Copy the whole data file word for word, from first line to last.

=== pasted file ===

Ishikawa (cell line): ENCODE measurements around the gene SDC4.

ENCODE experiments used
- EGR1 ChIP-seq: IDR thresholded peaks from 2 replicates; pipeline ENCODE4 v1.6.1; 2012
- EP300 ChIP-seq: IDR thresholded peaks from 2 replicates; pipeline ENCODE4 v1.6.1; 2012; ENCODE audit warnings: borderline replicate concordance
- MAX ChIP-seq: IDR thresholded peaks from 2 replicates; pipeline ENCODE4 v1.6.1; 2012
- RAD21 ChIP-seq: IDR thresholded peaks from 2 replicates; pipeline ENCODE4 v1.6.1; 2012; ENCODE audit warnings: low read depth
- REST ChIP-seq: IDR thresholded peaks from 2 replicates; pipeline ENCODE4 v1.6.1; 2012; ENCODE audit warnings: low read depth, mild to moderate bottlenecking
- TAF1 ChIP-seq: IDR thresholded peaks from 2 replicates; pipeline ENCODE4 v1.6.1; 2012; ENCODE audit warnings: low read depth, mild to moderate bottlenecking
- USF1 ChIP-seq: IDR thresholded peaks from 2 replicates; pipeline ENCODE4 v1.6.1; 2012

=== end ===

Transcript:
Ishikawa (cell line): ENCODE measurements around the gene SDC4.

ENCODE experiments used
- EGR1 ChIP-seq: IDR thresholded peaks from 2 replicates; pipeline ENCODE4 v1.6.1; 2012
- EP300 ChIP-seq: IDR thresholded peaks from 2 replicates; pipeline ENCODE4 v1.6.1; 2012; ENCODE audit warnings: borderline replicate concordance
- MAX ChIP-seq: IDR thresholded peaks from 2 replicates; pipeline ENCODE4 v1.6.1; 2012
- RAD21 ChIP-seq: IDR thresholded peaks from 2 replicates; pipeline ENCODE4 v1.6.1; 2012; ENCODE audit warnings: low read depth
- REST ChIP-seq: IDR thresholded peaks from 2 replicates; pipeline ENCODE4 v1.6.1; 2012; ENCODE audit warnings: low read depth, mild to moderate bottlenecking
- TAF1 ChIP-seq: IDR thresholded peaks from 2 replicates; pipeline ENCODE4 v1.6.1; 2012; ENCODE audit warnings: low read depth, mild to moderate bottlenecking
- USF1 ChIP-seq: IDR thresholded peaks from 2 replicates; pipeline ENCODE4 v1.6.1; 2012